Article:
The Flowers of Manchester
When football recommenced across the land after the war effort in 1945, little did people know that one particular football manager would strive to create a footballing utopia that could exert dominance for a sustained period and oversee a period of unmatchable hegemony.
Enter Matt Busby. His philosophy was to launch a visionary concept that would leave opponents awe-struck and dumbfounded by the quality available at his disposal, his imprint would have a lasting effect and would be ingrained into the Manchester United mantra as a vision that surpassed all that had gone before.
Back from the war in 1945 he had this notion of recruiting boys straight from school and teaching them while they were still of an impressionable age to play the game out of the Busby coaching manual, with severe weight placed on artistry, creative attacking freedom of expression. Busby saw football as something that should be exciting and, while he accepted that the foundation of the team must be a solid defence, he certainly didn’t limit his players to rigid tactics or defensive plans.
His boys quickly adhered to his viewpoints and they won the FA Youth Cup for five years running from its inauguration in 1952. Then he was ready to put his masterplan into action. He swept away the old boys, most of whom had seen service like him during the war and had won him the FA Cup in 1948 and the league in 1952, to set the Busby Babes free.
They didn’t let him down. They won back-to-back championships with a team that had an average age of 22, but it was in Europe that the Busby Babes turned heads and really made a name for themselves. In their very first home tie in the European Cup in September 1956, played at Manchester City’s Maine Road ground because Old Trafford didn’t have floodlights, they masterminded a sensational 10-0 victory against Anderlecht.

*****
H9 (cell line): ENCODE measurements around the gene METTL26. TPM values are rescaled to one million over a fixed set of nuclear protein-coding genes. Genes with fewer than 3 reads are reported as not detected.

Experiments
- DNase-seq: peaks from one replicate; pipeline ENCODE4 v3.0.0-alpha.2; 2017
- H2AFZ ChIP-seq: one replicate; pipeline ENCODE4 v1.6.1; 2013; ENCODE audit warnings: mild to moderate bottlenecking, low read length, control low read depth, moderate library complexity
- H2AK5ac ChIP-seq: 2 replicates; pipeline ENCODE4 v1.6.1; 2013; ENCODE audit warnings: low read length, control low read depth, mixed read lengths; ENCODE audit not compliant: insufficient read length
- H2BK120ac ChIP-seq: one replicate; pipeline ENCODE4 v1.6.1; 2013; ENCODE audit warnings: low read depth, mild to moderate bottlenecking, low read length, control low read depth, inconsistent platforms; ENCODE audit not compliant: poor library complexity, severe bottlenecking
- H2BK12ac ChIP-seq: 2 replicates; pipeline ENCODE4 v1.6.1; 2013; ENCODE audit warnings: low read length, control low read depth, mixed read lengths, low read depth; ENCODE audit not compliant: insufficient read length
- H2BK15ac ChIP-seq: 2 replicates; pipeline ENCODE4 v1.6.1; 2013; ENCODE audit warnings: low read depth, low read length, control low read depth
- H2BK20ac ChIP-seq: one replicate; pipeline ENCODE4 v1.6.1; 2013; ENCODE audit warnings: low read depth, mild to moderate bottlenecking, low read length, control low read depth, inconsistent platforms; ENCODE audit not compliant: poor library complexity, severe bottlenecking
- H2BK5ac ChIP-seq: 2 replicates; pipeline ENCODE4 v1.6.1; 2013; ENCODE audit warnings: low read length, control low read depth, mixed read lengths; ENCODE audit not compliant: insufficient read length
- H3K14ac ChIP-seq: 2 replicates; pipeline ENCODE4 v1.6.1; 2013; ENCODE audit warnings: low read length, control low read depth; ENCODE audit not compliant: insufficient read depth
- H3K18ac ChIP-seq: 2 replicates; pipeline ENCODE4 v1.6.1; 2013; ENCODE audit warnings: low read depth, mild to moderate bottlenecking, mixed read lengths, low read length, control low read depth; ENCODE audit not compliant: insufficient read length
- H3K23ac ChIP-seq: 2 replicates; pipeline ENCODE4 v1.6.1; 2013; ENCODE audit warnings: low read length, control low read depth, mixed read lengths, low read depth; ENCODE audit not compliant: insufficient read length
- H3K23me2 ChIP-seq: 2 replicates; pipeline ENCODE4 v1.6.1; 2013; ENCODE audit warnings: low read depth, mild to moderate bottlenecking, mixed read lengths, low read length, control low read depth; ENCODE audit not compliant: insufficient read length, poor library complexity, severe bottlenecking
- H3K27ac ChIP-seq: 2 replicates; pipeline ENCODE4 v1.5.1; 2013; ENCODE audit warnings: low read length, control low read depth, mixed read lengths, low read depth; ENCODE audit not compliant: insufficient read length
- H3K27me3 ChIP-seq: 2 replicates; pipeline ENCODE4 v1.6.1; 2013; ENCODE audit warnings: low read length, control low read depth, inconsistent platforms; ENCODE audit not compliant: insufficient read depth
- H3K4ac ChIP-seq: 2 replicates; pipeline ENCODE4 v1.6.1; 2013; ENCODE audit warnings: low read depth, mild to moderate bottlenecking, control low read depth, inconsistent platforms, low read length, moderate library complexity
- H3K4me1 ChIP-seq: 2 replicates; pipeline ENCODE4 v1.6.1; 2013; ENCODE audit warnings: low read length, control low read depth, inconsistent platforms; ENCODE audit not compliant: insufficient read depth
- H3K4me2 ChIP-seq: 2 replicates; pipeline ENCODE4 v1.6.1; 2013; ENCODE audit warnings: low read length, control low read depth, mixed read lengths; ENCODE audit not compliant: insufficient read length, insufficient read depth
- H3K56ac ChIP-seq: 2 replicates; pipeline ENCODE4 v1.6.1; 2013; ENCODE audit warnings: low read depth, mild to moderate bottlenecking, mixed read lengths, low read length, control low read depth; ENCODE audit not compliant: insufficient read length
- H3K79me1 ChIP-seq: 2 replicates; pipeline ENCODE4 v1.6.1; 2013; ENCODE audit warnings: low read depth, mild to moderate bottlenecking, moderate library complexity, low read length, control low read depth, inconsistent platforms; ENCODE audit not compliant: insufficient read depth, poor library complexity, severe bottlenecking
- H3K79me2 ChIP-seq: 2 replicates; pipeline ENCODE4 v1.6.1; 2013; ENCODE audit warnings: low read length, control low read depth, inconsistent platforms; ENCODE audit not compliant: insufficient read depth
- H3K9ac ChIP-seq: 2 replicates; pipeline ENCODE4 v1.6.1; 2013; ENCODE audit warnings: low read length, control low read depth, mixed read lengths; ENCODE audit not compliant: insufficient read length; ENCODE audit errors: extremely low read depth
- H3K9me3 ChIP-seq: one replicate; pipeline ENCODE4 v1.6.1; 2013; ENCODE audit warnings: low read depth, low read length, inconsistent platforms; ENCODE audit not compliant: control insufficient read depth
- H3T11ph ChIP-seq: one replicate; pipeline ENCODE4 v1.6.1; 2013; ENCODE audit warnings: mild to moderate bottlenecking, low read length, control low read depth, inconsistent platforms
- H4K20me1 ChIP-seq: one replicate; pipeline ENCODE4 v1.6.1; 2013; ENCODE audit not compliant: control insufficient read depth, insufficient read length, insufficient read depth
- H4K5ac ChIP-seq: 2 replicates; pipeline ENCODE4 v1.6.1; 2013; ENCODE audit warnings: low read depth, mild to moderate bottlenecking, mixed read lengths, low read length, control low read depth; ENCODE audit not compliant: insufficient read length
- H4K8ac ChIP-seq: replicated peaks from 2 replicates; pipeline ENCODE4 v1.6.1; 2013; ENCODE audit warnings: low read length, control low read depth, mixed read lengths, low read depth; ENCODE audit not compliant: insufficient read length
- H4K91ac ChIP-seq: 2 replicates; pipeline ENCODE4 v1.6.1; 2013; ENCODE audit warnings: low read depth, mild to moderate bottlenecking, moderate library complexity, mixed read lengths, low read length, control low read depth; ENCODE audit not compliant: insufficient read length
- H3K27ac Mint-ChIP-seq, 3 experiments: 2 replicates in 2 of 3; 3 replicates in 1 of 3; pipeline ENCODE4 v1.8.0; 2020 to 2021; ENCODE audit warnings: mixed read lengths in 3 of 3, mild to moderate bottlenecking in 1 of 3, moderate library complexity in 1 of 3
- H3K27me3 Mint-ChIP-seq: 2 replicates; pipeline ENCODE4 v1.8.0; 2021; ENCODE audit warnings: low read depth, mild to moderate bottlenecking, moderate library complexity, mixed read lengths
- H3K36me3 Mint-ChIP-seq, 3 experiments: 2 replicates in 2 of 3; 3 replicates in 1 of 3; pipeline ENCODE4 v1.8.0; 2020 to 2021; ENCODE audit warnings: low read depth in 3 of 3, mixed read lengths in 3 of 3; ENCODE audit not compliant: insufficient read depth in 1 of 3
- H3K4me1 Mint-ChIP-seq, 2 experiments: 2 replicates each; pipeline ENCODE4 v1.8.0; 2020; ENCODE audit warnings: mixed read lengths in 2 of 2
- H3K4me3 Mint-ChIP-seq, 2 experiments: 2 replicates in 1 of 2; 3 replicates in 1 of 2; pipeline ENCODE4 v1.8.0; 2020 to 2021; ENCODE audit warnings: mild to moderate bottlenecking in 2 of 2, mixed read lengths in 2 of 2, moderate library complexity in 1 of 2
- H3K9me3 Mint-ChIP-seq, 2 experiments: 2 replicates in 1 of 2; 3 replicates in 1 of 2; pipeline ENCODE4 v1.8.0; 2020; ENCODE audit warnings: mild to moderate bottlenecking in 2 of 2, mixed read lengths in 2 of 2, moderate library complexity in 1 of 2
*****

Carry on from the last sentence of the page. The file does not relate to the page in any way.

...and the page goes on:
The Busby Babes possessed players with a fearless attitude, hunger to succeed, impressionable personalities due to their tender ages, and skill and creativity which belied their fledgling statuses as so-called rookies. These qualities not only left a lasting impression on domestic football, but saw England at the height of their powers.
Now suddenly the nation had a team looking capable of not only potentially challenging the best in Europe, but also supplying enough players to restore the England team to its former glory. For a start there was Duncan Edwards. He was only 21 when he died from massive injuries in Munich’s Rechts der Isar Hospital 15 days after he had been dragged clear from the runway carnage. But already he had more than made his mark with the promise of so much more to come for club and country. He had already won 18 caps and after captaining the England schoolboy team and the Under-23 side, he was regarded as the most gifted footballer to have ever wore the colours of Manchester United and England. The world was Edwards’ oyster, tragically his story is only legend and no-one will know just how far the boy would have gone, he could possibly have been recognised as the greatest ever footballer.
Edwards and Charlton have both been attributed with transforming the fortunes of British football, and both have been inaugurated into the Football Association’s distinguished hall of fame.